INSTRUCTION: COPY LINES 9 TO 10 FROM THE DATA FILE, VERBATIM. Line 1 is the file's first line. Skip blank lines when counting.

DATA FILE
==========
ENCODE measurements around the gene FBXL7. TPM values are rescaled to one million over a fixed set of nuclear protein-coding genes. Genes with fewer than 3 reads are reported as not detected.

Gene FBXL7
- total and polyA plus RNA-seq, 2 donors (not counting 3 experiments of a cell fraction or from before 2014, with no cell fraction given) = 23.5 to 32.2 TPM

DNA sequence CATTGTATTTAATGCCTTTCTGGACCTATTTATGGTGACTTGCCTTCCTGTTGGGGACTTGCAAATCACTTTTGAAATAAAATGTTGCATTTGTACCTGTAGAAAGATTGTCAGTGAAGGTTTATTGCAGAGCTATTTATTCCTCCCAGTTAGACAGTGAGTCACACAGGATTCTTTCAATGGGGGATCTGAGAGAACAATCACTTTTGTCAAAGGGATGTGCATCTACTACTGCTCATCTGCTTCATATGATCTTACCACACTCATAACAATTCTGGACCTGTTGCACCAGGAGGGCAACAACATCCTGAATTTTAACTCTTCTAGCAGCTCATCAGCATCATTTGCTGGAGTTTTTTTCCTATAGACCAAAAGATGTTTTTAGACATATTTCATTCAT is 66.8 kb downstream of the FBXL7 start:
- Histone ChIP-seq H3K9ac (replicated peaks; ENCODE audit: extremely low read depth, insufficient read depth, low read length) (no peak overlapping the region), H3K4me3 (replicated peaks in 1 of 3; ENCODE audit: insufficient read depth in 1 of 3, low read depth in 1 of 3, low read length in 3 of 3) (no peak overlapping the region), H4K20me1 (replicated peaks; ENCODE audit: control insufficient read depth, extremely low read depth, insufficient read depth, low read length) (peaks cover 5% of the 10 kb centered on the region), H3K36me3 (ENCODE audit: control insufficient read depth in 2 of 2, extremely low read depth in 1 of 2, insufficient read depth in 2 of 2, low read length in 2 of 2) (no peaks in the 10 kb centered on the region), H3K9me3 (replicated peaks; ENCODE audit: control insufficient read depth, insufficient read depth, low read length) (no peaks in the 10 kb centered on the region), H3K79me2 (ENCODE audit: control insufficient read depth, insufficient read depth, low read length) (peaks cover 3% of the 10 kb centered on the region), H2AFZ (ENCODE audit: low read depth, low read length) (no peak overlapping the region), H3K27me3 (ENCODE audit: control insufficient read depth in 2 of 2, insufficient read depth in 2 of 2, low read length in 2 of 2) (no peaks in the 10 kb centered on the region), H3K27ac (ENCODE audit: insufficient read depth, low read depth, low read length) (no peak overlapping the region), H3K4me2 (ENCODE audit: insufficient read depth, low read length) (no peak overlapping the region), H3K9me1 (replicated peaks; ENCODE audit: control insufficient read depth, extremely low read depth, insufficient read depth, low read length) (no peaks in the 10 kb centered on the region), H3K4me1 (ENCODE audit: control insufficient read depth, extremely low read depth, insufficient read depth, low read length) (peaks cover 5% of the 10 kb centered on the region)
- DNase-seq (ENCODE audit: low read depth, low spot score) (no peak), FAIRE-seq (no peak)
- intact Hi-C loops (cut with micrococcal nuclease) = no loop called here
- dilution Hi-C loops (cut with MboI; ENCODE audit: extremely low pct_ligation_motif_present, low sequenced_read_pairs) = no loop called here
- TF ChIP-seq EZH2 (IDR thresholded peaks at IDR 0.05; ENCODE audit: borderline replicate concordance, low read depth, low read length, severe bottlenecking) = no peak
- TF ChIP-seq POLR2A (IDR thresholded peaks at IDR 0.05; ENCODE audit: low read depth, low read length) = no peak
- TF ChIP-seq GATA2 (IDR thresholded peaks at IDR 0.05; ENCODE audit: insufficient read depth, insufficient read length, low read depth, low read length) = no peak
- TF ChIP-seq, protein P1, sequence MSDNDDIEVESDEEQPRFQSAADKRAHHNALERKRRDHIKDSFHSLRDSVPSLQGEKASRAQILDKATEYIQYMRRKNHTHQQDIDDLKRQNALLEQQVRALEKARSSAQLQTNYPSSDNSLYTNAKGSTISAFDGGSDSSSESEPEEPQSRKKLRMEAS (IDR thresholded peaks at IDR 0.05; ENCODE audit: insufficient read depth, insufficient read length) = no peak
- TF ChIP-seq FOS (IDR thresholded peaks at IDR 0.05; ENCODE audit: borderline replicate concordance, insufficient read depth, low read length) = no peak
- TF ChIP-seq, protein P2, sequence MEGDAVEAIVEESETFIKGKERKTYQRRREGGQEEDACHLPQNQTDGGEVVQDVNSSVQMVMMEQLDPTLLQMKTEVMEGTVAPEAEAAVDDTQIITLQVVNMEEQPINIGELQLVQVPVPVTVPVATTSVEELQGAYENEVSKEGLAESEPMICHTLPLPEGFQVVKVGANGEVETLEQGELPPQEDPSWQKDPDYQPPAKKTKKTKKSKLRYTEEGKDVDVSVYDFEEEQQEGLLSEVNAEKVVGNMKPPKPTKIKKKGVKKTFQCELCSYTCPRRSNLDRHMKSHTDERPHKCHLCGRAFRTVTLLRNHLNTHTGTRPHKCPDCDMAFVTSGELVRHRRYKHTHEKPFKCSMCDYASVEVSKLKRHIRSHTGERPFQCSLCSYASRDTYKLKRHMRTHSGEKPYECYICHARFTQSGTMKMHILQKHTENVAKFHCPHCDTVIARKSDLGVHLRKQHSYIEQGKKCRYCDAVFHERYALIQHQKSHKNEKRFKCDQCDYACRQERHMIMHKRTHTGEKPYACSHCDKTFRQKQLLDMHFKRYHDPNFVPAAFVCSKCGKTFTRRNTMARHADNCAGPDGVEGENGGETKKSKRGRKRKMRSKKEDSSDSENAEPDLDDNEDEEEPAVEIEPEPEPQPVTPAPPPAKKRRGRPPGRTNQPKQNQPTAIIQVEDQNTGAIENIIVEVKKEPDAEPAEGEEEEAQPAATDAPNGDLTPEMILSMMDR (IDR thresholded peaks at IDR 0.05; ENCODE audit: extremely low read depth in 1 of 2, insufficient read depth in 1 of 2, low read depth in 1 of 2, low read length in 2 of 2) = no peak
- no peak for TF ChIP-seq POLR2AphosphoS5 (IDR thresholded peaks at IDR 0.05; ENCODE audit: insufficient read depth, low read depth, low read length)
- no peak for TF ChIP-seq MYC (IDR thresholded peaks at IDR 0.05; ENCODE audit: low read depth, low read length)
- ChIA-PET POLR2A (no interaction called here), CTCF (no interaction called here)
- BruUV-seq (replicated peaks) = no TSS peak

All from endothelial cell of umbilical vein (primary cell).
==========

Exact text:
- TF ChIP-seq EZH2 (IDR thresholded peaks at IDR 0.05; ENCODE audit: borderline replicate concordance, low read depth, low read length, severe bottlenecking) = no peak
- TF ChIP-seq POLR2A (IDR thresholded peaks at IDR 0.05; ENCODE audit: low read depth, low read length) = no peak